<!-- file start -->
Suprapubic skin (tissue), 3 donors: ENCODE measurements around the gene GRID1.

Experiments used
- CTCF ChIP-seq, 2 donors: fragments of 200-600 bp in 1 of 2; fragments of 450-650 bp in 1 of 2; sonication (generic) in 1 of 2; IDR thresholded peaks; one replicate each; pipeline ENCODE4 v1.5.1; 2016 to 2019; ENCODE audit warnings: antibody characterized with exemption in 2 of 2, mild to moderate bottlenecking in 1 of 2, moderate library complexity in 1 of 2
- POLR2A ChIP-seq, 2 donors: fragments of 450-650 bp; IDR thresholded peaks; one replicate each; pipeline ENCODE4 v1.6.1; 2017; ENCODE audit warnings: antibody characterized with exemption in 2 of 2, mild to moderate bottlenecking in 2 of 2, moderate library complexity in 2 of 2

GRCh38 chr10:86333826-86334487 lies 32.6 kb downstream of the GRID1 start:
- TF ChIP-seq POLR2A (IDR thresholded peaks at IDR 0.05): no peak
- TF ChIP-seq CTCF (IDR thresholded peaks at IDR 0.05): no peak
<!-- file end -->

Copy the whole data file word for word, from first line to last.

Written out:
Suprapubic skin (tissue), 3 donors: ENCODE measurements around the gene GRID1.

Experiments used
- CTCF ChIP-seq, 2 donors: fragments of 200-600 bp in 1 of 2; fragments of 450-650 bp in 1 of 2; sonication (generic) in 1 of 2; IDR thresholded peaks; one replicate each; pipeline ENCODE4 v1.5.1; 2016 to 2019; ENCODE audit warnings: antibody characterized with exemption in 2 of 2, mild to moderate bottlenecking in 1 of 2, moderate library complexity in 1 of 2
- POLR2A ChIP-seq, 2 donors: fragments of 450-650 bp; IDR thresholded peaks; one replicate each; pipeline ENCODE4 v1.6.1; 2017; ENCODE audit warnings: antibody characterized with exemption in 2 of 2, mild to moderate bottlenecking in 2 of 2, moderate library complexity in 2 of 2

GRCh38 chr10:86333826-86334487 lies 32.6 kb downstream of the GRID1 start:
- TF ChIP-seq POLR2A (IDR thresholded peaks at IDR 0.05): no peak
- TF ChIP-seq CTCF (IDR thresholded peaks at IDR 0.05): no peak